Unfortunately, says Murray, many of the drivers of various disease categories – known as “non-communicable diseases” – actually tend to get more severe as countries begin to raise socio-economic levels.

Get air pollution – linked to lung cancer and other respiratory diseases. “You know, if you’re in a preindustrial society, there’s not a lot of air pollution,” Murray said. “As industrialized societies tend to deteriorate.”

Other risk factors that worsen as countries progress include the incidence of overweight, high blood sugar and high blood pressure – which are variously associated with diabetes and heart disease.

The result is that the achievements of poor countries against the first category of diseases – infectious, maternal, neonatal and nutritional – in the last 20 years have not been matched by development in response to non-communicable diseases. So today, the non-communicable disease carries a much larger share of the health burden faced by low-income countries. Specifically, between 1990 and 2019 non-communicable diseases ranged from providing about 40% of the health burden to 66%. (The Global Burden of Disease project measures the health burden as the number of healthy years of disease in a country per year.)

Unfortunately, many countries and health systems are still being set up as if the biggest source of poor health are infectious diseases. “Because of the way people train, governments are often focused on the problems of the last generation and not the current one,” Murray said.

“Ride to a place like Indonesia,” he added. “It’s really just dramatic. Now more than 80% of the health burden is on infectious diseases. But [those] is not the main focus of policy development. They are still worried about past problems. “

India is another example, Murray said. “They have a big problem with high blood pressure, and there should be a national strategy to get more people to primary care and treat their blood pressure,” he said. And yet, “they really don’t have a national approach to blood pressure.”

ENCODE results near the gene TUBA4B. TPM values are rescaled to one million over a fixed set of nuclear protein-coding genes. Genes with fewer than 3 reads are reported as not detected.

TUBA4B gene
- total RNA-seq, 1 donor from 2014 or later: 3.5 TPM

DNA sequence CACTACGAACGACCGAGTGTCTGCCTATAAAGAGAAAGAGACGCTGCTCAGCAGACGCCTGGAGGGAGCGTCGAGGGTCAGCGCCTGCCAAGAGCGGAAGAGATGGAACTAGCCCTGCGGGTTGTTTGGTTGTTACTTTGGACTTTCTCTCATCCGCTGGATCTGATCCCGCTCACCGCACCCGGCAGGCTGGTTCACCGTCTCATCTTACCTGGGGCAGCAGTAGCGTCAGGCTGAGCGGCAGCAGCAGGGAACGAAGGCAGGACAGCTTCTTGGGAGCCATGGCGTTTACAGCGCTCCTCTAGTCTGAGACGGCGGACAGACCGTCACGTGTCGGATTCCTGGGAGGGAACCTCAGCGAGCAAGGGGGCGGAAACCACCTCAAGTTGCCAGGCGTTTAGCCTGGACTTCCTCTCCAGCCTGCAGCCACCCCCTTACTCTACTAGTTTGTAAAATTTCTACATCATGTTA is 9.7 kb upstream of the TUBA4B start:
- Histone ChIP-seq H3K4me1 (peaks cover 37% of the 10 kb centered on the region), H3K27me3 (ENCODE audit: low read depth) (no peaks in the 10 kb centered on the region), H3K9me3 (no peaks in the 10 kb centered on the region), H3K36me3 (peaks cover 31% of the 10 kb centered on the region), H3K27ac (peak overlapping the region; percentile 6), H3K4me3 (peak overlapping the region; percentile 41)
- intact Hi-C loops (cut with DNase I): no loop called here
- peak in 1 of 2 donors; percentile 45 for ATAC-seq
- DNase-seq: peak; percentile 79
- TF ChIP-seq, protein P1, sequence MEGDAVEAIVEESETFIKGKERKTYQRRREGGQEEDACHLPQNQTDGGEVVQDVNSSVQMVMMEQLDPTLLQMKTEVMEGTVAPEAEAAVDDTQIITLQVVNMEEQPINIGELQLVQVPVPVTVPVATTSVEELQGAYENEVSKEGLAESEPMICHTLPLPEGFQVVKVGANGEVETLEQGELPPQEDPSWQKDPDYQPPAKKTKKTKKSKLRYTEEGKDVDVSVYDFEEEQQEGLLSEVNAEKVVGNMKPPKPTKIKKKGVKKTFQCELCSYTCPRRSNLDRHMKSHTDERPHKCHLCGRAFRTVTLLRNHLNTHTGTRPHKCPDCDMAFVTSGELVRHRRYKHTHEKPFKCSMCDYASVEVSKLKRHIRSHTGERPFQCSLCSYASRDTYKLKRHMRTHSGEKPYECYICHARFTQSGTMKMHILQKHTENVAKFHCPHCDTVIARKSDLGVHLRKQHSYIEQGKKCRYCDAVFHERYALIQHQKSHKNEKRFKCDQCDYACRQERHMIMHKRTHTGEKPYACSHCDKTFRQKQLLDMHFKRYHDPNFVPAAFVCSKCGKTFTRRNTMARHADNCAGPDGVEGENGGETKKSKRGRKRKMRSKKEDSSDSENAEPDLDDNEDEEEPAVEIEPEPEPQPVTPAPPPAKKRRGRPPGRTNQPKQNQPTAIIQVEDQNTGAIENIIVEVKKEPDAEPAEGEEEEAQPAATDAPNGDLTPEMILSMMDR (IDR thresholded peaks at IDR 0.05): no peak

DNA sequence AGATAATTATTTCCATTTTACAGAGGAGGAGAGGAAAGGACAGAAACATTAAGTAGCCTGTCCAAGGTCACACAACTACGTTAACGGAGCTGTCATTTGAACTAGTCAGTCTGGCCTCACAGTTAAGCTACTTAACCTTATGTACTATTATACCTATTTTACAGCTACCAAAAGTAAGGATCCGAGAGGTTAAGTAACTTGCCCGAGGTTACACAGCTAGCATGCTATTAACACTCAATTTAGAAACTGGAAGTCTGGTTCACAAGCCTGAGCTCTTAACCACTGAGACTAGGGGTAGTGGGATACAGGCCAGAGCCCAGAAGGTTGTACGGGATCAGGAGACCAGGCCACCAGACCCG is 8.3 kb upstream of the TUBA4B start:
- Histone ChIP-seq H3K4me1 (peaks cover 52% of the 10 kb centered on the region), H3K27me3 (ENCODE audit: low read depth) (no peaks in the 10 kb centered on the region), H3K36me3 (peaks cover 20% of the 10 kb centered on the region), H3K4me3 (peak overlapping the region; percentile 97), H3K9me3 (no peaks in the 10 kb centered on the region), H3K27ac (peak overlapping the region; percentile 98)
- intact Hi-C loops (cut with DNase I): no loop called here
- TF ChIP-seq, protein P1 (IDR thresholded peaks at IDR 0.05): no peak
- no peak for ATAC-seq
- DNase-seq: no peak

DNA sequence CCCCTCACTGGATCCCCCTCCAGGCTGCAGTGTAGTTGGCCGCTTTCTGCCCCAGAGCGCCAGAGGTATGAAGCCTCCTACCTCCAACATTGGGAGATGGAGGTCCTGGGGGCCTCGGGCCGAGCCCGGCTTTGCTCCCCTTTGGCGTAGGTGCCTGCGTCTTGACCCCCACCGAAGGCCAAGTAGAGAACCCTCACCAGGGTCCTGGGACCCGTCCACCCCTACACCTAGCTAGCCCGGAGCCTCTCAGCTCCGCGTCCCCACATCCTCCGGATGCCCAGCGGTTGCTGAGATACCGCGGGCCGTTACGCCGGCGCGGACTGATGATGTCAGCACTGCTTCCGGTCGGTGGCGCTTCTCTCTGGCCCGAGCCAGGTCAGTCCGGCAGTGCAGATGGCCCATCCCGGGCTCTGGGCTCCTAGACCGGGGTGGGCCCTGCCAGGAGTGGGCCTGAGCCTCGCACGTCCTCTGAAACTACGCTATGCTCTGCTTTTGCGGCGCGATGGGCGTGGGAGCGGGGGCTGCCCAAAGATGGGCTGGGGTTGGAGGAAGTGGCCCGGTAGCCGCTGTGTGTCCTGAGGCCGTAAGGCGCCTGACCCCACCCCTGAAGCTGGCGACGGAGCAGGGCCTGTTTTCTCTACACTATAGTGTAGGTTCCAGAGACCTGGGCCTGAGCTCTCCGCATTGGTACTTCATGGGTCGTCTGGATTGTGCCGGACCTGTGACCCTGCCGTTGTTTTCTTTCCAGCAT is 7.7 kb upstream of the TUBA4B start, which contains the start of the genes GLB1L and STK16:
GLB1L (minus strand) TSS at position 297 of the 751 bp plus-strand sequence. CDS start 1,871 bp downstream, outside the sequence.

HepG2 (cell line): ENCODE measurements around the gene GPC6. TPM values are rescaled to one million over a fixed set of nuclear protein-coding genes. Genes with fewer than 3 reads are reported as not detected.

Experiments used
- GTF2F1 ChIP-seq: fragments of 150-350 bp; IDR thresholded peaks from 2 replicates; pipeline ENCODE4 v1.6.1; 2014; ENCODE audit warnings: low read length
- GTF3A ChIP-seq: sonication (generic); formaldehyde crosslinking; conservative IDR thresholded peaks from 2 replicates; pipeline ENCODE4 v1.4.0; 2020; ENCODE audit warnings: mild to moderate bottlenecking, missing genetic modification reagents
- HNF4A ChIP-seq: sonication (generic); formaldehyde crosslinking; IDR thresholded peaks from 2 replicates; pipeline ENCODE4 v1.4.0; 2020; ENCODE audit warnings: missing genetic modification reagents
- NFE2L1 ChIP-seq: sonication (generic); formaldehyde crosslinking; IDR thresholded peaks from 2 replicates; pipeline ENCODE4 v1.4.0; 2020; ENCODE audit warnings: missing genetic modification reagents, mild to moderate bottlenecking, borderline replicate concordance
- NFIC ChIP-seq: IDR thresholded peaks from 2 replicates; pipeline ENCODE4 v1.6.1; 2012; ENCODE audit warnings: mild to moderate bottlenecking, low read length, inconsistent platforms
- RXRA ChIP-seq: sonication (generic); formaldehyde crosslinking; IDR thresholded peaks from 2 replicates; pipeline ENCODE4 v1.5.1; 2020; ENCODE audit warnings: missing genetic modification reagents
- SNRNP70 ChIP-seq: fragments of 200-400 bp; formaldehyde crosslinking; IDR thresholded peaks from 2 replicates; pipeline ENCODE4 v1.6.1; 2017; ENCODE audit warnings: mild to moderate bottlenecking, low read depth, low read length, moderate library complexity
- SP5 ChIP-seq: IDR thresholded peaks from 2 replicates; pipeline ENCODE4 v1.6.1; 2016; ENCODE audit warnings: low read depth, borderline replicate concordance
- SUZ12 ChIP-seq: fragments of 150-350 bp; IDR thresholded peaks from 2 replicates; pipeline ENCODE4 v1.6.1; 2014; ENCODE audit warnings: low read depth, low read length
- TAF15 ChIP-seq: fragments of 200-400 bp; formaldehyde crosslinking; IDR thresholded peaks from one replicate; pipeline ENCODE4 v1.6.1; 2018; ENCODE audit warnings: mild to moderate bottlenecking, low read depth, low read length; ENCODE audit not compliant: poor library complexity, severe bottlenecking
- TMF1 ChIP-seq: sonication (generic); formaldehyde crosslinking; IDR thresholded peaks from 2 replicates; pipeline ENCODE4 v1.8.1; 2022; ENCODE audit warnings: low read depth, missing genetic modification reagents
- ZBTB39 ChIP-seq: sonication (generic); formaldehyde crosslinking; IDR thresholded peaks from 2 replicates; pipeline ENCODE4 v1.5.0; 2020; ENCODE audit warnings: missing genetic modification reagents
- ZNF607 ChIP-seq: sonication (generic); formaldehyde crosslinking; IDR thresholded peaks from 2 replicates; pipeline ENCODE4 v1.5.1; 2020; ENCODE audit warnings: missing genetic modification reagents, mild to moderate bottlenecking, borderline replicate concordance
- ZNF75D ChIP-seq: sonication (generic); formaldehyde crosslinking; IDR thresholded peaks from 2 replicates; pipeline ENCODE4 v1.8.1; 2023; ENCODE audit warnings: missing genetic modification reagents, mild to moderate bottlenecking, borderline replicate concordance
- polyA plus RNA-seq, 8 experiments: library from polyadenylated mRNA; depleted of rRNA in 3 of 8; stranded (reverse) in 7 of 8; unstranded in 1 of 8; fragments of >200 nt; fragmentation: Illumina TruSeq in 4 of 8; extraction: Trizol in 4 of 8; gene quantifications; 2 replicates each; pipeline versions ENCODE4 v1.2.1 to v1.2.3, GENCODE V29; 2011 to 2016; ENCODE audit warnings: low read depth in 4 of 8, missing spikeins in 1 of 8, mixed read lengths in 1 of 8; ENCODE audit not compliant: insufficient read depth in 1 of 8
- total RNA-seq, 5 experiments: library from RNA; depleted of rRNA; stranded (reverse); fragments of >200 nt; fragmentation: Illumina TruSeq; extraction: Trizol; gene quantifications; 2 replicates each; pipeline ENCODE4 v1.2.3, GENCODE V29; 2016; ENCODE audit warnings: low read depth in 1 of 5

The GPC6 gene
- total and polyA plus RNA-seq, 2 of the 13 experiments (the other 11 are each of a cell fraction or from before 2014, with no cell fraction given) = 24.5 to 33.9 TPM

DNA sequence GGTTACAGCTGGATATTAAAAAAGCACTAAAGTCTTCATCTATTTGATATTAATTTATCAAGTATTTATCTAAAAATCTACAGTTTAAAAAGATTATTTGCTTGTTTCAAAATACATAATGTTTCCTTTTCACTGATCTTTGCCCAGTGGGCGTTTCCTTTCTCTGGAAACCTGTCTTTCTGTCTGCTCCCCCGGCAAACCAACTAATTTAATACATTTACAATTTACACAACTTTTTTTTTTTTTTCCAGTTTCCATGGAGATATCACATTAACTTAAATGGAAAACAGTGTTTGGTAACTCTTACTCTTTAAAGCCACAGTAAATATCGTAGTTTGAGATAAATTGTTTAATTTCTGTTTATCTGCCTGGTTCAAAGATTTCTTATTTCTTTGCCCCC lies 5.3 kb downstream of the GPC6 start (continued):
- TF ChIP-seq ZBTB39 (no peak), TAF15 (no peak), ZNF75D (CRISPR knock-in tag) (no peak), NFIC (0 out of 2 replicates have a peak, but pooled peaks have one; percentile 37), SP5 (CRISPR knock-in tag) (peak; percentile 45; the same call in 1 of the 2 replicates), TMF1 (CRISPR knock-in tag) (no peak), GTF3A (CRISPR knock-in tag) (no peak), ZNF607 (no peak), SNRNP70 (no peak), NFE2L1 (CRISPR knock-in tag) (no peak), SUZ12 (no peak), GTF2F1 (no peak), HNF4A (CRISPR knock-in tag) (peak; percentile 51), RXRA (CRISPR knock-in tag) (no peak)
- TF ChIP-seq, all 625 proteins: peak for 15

3. Preparing for the next pandemic … could mean taxing on soda pop.

Any national strategy aimed at non-sharing disease is needed to address the behaviors of both individuals and corporations, Murray said. That is because many of the risk factors involved are related to corporate decisions – what they put into our diet – and our own choices about what (and how much) we consume and whether how much do we use.

Murray suggests taking lessons from a government success story can point when it comes to suppressing a risk factor for non-communicable diseases: smoking. “We learned that regulatory and taxation strategies continue to evolve [on smoking] in recent decades, “Murray said. After all, the more inaccessible and expensive tobacco is, the less people are likely to use it.

It can be difficult to build support for regulatory measures – just look at the pushback against the tax on sugar beverages in many countries. But Murray said it could help to consider these techniques not only as efforts to address non-communicable diseases but as an important element of the world’s strategy for preparing for the next pandemic.

Prior to COVID-19, he said, health experts specializing in infectious diseases and pandemic readiness “lived in separate universes.” Then, he said, “COVID-19 suddenly came along and we found out that excess weight and blood pressure were the main determinants of your risk of dying from COVID. And it emphasizes how we have an older population and more of these factors are at risk and we are creating more vulnerabilities. “

The sound risk factors that Murray said in this year’s report are also alarming: “I think this is an encouraging set of findings. There are many things we recognize where governments can take action. and individuals. “